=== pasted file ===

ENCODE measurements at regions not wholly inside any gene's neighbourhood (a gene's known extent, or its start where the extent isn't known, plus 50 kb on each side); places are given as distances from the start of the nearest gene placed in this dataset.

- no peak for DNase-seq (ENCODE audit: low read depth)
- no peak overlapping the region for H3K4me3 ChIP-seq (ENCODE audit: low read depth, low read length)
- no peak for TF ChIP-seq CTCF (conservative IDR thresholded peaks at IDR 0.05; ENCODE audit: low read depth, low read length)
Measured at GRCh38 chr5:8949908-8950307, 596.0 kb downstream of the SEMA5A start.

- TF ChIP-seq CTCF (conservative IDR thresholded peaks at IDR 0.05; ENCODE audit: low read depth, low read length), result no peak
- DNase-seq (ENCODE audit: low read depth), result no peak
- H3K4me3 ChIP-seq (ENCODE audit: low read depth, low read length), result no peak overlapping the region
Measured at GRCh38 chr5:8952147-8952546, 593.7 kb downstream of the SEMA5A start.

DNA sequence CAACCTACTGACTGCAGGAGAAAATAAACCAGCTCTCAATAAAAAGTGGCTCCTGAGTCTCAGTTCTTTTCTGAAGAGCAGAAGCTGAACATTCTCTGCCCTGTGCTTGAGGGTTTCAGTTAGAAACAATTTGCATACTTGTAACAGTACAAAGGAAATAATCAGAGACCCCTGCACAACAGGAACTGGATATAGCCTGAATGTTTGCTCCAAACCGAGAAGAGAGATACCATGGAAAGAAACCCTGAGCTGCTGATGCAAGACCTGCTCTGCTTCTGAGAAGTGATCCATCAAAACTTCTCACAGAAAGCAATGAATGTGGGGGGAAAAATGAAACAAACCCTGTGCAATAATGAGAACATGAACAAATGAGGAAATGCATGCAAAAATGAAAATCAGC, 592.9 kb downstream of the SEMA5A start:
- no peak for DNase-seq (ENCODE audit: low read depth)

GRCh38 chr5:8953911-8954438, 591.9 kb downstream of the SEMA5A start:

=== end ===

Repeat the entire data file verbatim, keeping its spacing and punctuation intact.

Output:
ENCODE measurements at regions not wholly inside any gene's neighbourhood (a gene's known extent, or its start where the extent isn't known, plus 50 kb on each side); places are given as distances from the start of the nearest gene placed in this dataset.

- no peak for DNase-seq (ENCODE audit: low read depth)
- no peak overlapping the region for H3K4me3 ChIP-seq (ENCODE audit: low read depth, low read length)
- no peak for TF ChIP-seq CTCF (conservative IDR thresholded peaks at IDR 0.05; ENCODE audit: low read depth, low read length)
Measured at GRCh38 chr5:8949908-8950307, 596.0 kb downstream of the SEMA5A start.

- TF ChIP-seq CTCF (conservative IDR thresholded peaks at IDR 0.05; ENCODE audit: low read depth, low read length), result no peak
- DNase-seq (ENCODE audit: low read depth), result no peak
- H3K4me3 ChIP-seq (ENCODE audit: low read depth, low read length), result no peak overlapping the region
Measured at GRCh38 chr5:8952147-8952546, 593.7 kb downstream of the SEMA5A start.

DNA sequence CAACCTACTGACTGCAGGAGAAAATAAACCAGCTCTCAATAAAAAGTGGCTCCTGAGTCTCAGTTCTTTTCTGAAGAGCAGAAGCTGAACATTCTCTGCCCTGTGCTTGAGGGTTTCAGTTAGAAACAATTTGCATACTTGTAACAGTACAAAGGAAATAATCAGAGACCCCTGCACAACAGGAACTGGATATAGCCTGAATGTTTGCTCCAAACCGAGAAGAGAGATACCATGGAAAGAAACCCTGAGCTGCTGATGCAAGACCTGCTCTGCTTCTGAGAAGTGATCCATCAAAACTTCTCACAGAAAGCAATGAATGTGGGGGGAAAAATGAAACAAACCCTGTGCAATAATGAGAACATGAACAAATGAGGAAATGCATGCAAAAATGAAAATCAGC, 592.9 kb downstream of the SEMA5A start:
- no peak for DNase-seq (ENCODE audit: low read depth)

GRCh38 chr5:8953911-8954438, 591.9 kb downstream of the SEMA5A start: